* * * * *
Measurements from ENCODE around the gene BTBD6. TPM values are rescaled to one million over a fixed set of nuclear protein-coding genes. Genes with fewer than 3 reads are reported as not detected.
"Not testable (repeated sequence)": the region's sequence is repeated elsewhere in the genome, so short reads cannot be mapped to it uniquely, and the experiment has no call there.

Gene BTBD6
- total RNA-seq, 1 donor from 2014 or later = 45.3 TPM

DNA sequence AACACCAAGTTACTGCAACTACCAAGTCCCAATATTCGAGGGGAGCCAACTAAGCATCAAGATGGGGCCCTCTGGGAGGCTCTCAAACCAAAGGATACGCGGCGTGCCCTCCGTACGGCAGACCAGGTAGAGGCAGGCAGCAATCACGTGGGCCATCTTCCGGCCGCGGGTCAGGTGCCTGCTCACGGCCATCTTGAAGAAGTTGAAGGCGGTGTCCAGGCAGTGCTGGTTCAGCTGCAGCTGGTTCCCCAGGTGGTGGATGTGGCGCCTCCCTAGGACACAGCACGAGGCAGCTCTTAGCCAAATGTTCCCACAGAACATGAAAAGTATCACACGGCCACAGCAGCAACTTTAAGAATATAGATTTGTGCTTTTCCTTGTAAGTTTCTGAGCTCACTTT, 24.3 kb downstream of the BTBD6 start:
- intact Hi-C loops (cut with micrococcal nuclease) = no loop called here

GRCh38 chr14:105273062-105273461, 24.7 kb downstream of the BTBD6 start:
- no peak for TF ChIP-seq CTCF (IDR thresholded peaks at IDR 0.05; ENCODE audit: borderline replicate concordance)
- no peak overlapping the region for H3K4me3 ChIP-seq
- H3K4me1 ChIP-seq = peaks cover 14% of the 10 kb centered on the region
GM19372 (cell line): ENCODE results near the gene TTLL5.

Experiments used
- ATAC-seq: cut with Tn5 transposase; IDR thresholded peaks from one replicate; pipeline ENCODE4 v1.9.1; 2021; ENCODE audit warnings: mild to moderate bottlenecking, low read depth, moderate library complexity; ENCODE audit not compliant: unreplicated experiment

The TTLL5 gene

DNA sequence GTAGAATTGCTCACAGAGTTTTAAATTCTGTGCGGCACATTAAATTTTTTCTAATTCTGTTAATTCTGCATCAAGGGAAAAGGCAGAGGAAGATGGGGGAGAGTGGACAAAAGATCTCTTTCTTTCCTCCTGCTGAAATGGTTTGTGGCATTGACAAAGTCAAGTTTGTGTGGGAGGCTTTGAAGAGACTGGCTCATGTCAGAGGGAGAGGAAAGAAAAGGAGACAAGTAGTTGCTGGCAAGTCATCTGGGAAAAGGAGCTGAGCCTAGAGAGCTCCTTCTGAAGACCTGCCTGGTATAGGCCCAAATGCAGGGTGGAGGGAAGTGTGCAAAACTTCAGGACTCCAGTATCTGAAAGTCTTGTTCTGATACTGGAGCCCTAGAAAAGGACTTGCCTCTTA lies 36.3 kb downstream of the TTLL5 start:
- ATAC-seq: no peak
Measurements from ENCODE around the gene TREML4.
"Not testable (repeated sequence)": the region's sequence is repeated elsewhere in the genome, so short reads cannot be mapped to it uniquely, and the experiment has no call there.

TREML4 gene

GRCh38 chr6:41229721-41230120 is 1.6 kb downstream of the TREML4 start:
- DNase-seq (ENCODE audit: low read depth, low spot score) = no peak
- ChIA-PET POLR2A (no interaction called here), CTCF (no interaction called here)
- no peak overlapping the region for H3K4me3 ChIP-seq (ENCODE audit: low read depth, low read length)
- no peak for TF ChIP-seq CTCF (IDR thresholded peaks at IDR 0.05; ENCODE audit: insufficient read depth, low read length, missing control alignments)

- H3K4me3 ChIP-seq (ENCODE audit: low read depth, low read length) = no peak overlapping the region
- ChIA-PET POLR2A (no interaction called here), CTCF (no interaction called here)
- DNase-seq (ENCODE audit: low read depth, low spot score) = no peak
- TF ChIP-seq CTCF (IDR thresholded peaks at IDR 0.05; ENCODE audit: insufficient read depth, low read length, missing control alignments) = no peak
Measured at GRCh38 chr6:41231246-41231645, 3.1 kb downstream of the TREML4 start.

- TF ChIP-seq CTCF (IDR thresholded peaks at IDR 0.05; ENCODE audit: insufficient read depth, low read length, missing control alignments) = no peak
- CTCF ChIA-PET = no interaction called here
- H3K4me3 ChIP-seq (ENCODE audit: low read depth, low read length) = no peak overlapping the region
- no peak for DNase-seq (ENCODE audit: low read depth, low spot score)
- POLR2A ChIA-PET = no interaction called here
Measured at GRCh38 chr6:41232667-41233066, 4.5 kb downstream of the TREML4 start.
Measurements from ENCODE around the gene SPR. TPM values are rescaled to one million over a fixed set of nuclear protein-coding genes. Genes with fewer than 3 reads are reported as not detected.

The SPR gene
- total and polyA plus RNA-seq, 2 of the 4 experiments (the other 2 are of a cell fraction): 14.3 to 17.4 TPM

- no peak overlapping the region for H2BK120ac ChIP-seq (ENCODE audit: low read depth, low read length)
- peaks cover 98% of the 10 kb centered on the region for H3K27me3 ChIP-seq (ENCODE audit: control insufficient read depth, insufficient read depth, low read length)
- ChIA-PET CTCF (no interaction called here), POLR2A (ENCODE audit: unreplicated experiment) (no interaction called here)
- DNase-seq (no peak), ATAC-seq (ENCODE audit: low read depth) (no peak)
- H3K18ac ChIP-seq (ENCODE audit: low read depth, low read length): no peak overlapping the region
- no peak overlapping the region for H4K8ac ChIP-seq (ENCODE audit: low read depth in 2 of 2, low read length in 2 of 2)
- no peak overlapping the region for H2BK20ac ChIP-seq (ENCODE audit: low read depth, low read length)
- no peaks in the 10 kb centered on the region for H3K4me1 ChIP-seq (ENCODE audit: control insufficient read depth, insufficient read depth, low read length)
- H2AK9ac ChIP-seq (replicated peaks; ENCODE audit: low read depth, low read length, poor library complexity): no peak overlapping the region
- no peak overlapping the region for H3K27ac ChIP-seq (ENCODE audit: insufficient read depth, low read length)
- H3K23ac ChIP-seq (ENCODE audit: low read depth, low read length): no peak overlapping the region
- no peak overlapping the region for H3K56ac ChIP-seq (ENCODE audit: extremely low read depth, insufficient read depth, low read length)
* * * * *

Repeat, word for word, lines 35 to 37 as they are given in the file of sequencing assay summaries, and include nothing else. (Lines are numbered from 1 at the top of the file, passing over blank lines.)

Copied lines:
Measured at GRCh38 chr6:41232667-41233066, 4.5 kb downstream of the TREML4 start.
Measurements from ENCODE around the gene SPR. TPM values are rescaled to one million over a fixed set of nuclear protein-coding genes. Genes with fewer than 3 reads are reported as not detected.

The SPR gene